Lord Williams, the former Archbishop of Canterbury, has declared Britain a "post-Christian" country in an interview with The Telegraph.
Lord Williams of Oystermouth, who stood down as leader of the Church of England in December 2012, said that while Britain's "cultural memory is still quite strongly Christian", it is "post-Christian" in its practice.
"A Christian nation can sound like a nation of committed believers, and we are not that," he said. "Equally, we are not a nation of dedicated secularists.
He added: "A Christian country as a nation of believers? No. A Christian country in the sense of still being very much saturated by this vision of the world and shaped by it? Yes."
Asked whether Britain will lose its faith altogether, he said: "Given that we have a younger generation now who know less about this legacy than people under 45, there may be a further shrinkage of awareness and commitment."
His comments followed criticism of the Prime Minister's comments that the UK should be "more confident about our status as a Christian country" and "more evangelical" about faith.
A Christian nursery nurse is claiming unfair dismissal after losing her job because she said she told a gay colleague that the Bible regards the practice of homosexuality as a sin.
Sarah Mbuyi says she only made the comments after being pressed on her beliefs by a colleague who initiated the conversation at Newpark Childcare in Highbury, north London, in January.
She is being supported in her case by the Christian Legal Centre, whose chief executive, Andrea Williams, said the Government has "seriously let down" the Christian community and criticised Prime Minister David Cameron for attempting to "mould Christianity to his political agenda".
Mr Cameron said earlier this week that Britain should be ''more confident about our status as a Christian country" and "more evangelical about a faith that compels us to get out there and make a difference to people's lives".
It is "easier to be Jewish or Muslim" in the UK than some secular countries, according to the Prime Minister.
David Cameron set out his Christian beliefs in an article for the Church Times and defended his faith by arguing that "tolerance" was one of its core values.
David Cameron has called on the UK to be "more confident about our status as a Christian country" ahead of the Easter weekend.
In an article for the Church Times, the Prime Minister insisted that being a Christian country did not mean "doing down" other religions or "passing judgment" on those with no faith at all.
The leader of the Conservative party was speaking after the Government's welfare reforms came under attack from members of the senior clergy.
However, Mr Cameron said "we all believe in many of the same principles" and churches were "vital partners".
Conservative minister Eric Pickles has told "militant atheists" who do not accept Britain is a Christian nation to "get over it".
Addressing the Conservative Spring Forum in London, the Communities Secretary said non-believers should not be able to impose "politically correct intolerance" on others.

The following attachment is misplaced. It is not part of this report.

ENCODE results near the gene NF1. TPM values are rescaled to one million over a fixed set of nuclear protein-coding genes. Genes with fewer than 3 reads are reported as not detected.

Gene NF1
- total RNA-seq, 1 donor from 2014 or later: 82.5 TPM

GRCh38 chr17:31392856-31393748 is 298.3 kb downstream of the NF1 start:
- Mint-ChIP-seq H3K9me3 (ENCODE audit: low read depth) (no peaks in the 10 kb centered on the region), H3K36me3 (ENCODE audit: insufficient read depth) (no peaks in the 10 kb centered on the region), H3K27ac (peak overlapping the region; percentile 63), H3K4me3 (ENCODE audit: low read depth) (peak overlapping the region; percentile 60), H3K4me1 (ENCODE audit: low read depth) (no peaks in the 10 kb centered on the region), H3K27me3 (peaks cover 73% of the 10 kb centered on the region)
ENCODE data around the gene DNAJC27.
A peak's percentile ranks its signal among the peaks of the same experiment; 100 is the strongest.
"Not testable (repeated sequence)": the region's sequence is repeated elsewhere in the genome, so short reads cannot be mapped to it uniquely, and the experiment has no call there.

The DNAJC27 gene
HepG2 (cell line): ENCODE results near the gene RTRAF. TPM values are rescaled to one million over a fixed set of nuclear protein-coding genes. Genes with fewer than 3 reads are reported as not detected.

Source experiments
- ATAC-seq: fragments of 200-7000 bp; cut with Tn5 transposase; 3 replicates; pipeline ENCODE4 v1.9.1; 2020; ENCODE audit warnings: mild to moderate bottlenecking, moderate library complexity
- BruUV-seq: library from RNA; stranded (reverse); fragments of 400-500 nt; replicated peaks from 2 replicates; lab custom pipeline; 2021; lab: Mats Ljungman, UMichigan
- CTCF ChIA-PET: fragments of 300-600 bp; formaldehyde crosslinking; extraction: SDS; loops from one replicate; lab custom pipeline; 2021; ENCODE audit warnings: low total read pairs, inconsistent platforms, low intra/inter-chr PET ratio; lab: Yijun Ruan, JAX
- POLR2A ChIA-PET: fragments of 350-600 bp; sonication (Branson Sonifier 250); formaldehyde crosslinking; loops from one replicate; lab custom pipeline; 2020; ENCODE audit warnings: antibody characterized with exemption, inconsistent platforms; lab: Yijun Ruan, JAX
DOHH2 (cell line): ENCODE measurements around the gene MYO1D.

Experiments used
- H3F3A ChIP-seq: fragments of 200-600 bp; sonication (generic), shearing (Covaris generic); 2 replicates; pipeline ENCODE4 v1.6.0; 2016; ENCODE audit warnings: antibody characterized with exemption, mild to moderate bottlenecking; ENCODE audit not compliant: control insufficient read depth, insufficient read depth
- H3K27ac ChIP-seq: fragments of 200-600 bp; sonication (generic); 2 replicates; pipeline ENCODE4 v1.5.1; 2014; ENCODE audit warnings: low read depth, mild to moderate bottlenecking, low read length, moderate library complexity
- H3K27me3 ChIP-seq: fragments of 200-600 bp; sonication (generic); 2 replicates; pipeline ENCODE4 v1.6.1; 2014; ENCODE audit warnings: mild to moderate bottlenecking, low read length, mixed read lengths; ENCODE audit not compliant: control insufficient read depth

He said those opposed to prayers at the start of council meetings should, "get over it. And don't impose your politically correct intolerance on others".
Mr Pickles changed the law in 2012 to ensure that English parish councils could not face legal challenges for including prayers in public meetings.
Spanish historians Margarita Torres and José Ortega del Río believe a 2,000-year-old chalice is the Holy Grail, now hundreds of people have now flocked to see it in Leon, Spain.
The authors of the book 'Kings of the Grail' claim the cup was used by Jesus Christ at the Last Supper which was given as a gift to Spanish King Fernando I by a Muslim ruler.
Their studies led them to identify a part of the princess's goblet and a missing fragment as described in the parchments.
The director of the basilica's museum, Raquel Jaén said the cup was taken off display to find a location that could hold larger crowds.
"It was in a very small room where it was not possible to admire it to the full," she told AFP.
The historians said that the two Egyptian parchments they found in 2011 at Cairo's University of Al-Azhar set them on an investigation debunking some of the 200 supposed Holy Grails around Europe too.
The twelfth-century cup was donated by one of the five children of Ferdinand I to the Basilica of San Isidoro de León in Spain, where it remains.
The British Airways check-in clerk who was sent home from work for wearing a crucifix has won her case against the airline after the European court backed her appeal.
However three other Christians who had brought cases of discrimination did not have their cases upheld.
Registrar Lillian Ladele, who said she was disciplined by London's Islington Council for refusing to conduct civil partnership ceremonies for homosexual couples, was "disappointed" by today's ruling by the European Court of Human Rights, according to The Christian Institute.
Her claim against her former employer was rejected as judges said Islington Council's action was "legitimate" given that it was obliged to consider the rights of same-sex couples. The Christian Institute, who supported her case said:
"Obviously, we are disappointed to have lost. But we are encouraged that two judges thought we should have won. What this case shows is that Christians with traditional beliefs about marriage are at risk of being left out in the cold."
"If the Government steamrollers ahead with its plans to redefine marriage, then hundreds of thousands of people could be thrown out of their jobs unless they agree to endorse gay marriage."